Doctor Claudia Schaffner is a local scientist and academic who delivered our Skeptics on the Fringe talk for Saturday, August 9, when she discussed a pet peeve of hers (and of many scientists), which is the way the press tends to report (or, perhaps more accurately, misreport) science. With headlines written to grab our attention, scientific findings are often exaggerated in the press or essentially downright fabricated. Claudia went through some of the common tropes you’ll find in science reporting, with an emphasis on the kinds of headlines you’ll come across and the ways in which the press shield themselves from accountability in misleading reporting. For example, ending a statement with a question mark; “X causes Y?” Or perhaps by appealing to “studies” thusly; “X causes Y, study says.” Or phrasing the headline as a yes-or-no question; “Does X cause Y?” Claudia could not emphasise enough that when a headline about scientific findings is phrased that way, the answer is almost always “no”.
The most common example we’re all familiar with of this kind of reporting is the claims made in the press that various substances or lifestyles cause cancer. In fact, it’s become something of a joke; according to the Daily Mail, just about everything causes cancer… and according to the Daily Mail, just about everything also prevents cancer. But of course, whenever someone talks about a cure for cancer, our baloney detectors should go straight to red alert; as Claudia said in her talk, cancer is not just one thing that can be fixed by just one thing. There will be cures to types of cancer, but no single magic bullet that will cure all cancer forever. But while we laugh at the simplistic way that tabloids report on magic cures to cancer through exotic “superfoods” or even chocolate, there is a darker side to this. We’ve all been touched by cancer in some way, because we all known people who’ve been the victims of it. It is an ever present fear in the human psyche, so we want to believe that we can cure it or change something in our lifestyles to avoid it. But the constant reporting of substances that can cure, prevent, or cause cancer undermines public confidence in medical science and, while the press are quick to put out eye-catching headlines, even when they’re misleading, they’re not so quick to put out retractions when they’ve misrepresented science, leaving their audience misinformed.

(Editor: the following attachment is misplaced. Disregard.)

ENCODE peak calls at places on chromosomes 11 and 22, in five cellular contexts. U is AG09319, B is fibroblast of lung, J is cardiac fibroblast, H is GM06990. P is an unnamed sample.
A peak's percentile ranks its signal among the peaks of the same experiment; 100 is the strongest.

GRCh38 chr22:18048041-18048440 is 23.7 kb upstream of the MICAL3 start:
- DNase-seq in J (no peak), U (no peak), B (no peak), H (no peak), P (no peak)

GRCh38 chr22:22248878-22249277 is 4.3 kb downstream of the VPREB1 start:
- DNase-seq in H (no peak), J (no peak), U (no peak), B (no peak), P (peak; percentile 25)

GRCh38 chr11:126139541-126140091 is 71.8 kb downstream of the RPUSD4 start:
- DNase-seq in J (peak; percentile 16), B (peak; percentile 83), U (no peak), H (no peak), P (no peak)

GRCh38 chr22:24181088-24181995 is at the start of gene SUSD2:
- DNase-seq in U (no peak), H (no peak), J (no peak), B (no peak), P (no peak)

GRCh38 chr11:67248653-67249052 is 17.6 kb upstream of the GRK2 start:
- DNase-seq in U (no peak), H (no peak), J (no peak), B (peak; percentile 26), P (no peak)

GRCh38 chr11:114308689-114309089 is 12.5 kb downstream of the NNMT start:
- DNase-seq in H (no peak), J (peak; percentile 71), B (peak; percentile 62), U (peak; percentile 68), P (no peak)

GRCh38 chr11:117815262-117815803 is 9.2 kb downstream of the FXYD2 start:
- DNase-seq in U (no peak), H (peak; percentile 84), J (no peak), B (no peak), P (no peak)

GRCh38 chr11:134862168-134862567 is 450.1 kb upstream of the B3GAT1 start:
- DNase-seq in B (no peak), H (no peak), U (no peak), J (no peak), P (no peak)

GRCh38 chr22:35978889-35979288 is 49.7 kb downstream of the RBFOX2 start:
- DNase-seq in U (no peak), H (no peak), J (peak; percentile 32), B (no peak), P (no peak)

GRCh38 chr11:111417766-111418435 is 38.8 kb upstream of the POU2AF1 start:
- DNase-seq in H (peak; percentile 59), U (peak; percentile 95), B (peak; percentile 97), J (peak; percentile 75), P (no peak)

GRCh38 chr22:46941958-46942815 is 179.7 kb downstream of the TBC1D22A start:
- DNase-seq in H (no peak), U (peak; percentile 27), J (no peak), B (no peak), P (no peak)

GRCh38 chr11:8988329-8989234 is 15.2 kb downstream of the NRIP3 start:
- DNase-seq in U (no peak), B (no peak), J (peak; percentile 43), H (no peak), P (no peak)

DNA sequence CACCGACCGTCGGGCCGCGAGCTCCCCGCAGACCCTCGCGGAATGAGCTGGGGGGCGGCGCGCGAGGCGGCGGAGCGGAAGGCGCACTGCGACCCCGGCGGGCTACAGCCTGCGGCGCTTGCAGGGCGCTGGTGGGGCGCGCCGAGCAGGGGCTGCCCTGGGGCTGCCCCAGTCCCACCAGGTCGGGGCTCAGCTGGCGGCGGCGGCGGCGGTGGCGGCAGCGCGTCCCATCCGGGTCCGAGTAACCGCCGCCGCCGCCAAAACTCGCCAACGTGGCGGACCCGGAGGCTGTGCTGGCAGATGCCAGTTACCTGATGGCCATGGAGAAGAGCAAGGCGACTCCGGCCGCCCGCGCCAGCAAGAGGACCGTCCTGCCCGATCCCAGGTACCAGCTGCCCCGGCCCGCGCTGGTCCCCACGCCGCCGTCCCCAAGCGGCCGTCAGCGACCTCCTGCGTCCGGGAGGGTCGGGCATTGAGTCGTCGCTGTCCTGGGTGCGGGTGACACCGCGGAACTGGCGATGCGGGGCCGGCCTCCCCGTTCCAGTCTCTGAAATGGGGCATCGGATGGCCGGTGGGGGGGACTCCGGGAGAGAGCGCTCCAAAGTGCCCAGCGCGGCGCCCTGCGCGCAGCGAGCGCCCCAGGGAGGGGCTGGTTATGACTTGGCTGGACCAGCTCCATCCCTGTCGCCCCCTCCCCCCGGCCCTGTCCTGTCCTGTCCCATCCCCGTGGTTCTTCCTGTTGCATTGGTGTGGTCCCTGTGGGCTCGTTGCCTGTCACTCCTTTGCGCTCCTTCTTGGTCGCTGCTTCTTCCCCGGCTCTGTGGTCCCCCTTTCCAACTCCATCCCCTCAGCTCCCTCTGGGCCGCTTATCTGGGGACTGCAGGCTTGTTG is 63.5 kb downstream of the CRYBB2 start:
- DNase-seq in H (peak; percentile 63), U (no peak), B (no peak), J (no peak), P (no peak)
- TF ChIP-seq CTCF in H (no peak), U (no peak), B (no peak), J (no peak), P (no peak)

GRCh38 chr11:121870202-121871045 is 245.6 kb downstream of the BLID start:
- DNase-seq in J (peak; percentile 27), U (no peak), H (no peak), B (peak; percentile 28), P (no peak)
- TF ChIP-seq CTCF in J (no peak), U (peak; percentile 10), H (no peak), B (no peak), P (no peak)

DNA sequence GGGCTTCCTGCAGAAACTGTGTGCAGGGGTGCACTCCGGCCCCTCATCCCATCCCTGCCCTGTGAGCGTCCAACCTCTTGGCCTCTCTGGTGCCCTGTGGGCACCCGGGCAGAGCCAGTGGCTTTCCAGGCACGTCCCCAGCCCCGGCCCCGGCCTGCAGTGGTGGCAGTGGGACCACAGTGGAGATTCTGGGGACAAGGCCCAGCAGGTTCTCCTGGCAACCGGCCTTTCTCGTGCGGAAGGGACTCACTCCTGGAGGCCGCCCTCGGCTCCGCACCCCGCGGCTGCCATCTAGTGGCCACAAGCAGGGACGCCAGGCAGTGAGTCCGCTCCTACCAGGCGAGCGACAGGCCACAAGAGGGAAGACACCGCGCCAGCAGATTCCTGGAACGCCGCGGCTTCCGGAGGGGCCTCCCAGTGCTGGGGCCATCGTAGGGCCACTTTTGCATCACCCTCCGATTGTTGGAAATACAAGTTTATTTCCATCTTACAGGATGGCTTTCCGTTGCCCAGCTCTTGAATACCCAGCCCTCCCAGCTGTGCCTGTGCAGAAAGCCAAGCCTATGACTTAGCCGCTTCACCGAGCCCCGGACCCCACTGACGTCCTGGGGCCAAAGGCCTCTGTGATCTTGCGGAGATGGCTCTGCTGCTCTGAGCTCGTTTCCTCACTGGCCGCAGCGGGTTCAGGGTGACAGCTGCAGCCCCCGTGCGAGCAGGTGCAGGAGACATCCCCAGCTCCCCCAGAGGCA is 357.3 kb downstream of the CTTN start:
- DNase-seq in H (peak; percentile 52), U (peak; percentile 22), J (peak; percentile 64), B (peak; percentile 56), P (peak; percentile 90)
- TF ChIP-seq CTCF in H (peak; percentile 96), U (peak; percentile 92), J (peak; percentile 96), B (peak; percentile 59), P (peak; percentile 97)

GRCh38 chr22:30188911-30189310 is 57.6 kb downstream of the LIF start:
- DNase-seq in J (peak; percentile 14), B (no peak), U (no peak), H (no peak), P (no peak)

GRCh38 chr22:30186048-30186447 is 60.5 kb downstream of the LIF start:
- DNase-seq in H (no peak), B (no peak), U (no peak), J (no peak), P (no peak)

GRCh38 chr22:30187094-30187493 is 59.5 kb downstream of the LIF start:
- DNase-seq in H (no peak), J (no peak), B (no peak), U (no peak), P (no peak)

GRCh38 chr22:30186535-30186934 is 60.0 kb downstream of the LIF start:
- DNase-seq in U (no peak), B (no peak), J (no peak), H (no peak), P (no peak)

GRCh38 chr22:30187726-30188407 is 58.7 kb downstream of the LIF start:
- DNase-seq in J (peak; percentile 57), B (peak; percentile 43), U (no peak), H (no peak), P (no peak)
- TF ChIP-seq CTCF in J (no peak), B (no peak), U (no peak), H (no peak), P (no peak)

There is arguably no more tragic case of this kind of irresponsible science reporting than in the Andrew Wakefield case, where the now disgraced Wakefield published extremely dubious findings in the Lancet linking the MMR vaccine to autism. The tabloid press had a field day with this study when it came out in the late 90’s, and it has led to a generation of parents afraid to vaccinate their children. Consequently, in communities with lesser rates of vaccination, measles and mumps have started to return. And these are not poor communities; often they are the more affluent neighbourhoods of western cities. The damage done by one poor study, with an abysmal sample set of only twelve children, thanks to the way it was given so much publicity by a sensationalist press, is appalling. And even though many subsequent studies, with sample sets of thousands, have found no link between the MMR vaccine and autism, the damage has been done, and the press is in no hurry to correct its mistakes. But as Claudia reminded us, vaccination is one of the safest medical interventions there is.
So, what can we do top prevent cancer and live longer, healthier lives? As Claudia showed us, we already know the answer; eat a balanced diet with as little processed foods as possible, stay active and get plenty of exercise, and get the right amount of rest. In other words, mundane, boring solutions that take actual effort. And human beings being pretty lazy creatures by nature, we all want that magic bullet solution — the cure-all that will defeat death forever and can be obtained by the common person with minimal effort. But such things do not exist. We may make historic breakthroughs in medicine that extend the human lifespan — indeed we have done in the past — but they only happen every so often, which is why they are historic. Everyday science is a much slower process of building upon the knowledge we already have. A final, crucial point that Claudia made was that, no matter how irrelevant a study may seem, the public should support it, because great discoveries come from unexpected places; aspirin, made from willow bark, didn’t come about by medical scientists specifically looking for painkillers, it came from botany, the study of plants. As Isaac Asimov said, the greatest discoveries aren’t usually accompanied by someone saying, “Eureka!” so much as, “Hmm… that’s funny…”
Claudia’s talk was animated and entertaining, with an excellent balance of humour and seriousness. She helped to arm the audience with the knowledge we all need to recognise poor science reporting when we see it, whether it’s in the Daily Mail or the somewhat more reputable Guardian. There was a lively questions and answers session afterwards, in which some valid observations were made, including the surprising revelation that the Daily Mail actually has some of the most scientifically informed journalists in the business, leading us to conclude that, while the journalists may sometimes know what they’re talking about, editors clearly do not (or, more worryingly, they don’t care), and it is they who ultimately decide what their news outlets say. All round, a fantastic talk for a first time speaker but long time friend of Edinburgh Skeptics.